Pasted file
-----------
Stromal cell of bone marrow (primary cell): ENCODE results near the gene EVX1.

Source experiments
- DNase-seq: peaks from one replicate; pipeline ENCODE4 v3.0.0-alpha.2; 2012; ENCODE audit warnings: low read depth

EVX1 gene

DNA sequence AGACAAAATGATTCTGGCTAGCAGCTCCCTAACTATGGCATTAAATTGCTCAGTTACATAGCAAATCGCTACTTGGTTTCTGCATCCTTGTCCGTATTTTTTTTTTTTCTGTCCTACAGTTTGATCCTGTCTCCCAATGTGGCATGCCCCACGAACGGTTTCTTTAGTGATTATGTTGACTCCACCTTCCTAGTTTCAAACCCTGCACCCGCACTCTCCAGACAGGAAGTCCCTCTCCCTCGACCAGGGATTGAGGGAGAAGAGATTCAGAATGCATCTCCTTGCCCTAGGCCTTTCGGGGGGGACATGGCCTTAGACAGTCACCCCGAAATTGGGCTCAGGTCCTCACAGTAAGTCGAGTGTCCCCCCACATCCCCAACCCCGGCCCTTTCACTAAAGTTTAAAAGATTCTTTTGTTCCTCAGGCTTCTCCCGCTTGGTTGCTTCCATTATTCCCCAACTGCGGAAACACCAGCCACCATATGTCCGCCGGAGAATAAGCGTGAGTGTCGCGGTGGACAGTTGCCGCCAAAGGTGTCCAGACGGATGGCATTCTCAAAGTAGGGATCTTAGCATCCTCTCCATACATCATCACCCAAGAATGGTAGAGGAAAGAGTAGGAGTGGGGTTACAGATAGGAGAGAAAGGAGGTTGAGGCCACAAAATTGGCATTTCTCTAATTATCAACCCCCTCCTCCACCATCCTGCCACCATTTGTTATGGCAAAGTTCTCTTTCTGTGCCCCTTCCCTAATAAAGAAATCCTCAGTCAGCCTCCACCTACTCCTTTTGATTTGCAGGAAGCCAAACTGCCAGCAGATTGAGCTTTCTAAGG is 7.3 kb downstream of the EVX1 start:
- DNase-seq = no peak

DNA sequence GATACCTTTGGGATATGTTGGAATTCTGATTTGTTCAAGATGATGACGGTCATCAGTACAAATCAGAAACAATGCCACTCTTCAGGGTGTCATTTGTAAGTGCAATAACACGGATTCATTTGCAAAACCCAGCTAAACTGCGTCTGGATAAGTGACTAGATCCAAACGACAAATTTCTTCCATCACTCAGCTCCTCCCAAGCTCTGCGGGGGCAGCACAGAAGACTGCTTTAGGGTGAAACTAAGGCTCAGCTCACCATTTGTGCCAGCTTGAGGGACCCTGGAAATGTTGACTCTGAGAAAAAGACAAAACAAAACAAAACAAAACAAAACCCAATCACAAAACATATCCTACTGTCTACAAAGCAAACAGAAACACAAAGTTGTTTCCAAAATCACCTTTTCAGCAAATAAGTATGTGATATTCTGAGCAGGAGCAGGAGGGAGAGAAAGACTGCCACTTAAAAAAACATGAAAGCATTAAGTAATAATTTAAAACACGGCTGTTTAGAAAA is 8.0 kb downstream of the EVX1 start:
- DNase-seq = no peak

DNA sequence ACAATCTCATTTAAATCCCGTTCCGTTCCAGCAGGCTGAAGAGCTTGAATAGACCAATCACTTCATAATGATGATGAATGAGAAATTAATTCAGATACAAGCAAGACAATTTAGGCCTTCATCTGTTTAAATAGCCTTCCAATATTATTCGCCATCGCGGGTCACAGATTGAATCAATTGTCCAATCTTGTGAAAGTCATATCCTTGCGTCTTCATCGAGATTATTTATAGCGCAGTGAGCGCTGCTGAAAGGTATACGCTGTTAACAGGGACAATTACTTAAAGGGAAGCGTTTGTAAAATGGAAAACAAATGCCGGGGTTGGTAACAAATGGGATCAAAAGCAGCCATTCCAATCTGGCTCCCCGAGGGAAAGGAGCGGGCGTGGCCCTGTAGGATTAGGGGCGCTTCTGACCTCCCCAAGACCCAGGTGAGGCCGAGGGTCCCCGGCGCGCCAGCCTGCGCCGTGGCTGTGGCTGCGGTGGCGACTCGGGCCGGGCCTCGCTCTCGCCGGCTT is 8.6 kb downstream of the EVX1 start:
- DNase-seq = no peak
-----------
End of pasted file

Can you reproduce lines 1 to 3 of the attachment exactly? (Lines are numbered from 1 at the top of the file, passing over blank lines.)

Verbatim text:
Stromal cell of bone marrow (primary cell): ENCODE results near the gene EVX1.

Source experiments
- DNase-seq: peaks from one replicate; pipeline ENCODE4 v3.0.0-alpha.2; 2012; ENCODE audit warnings: low read depth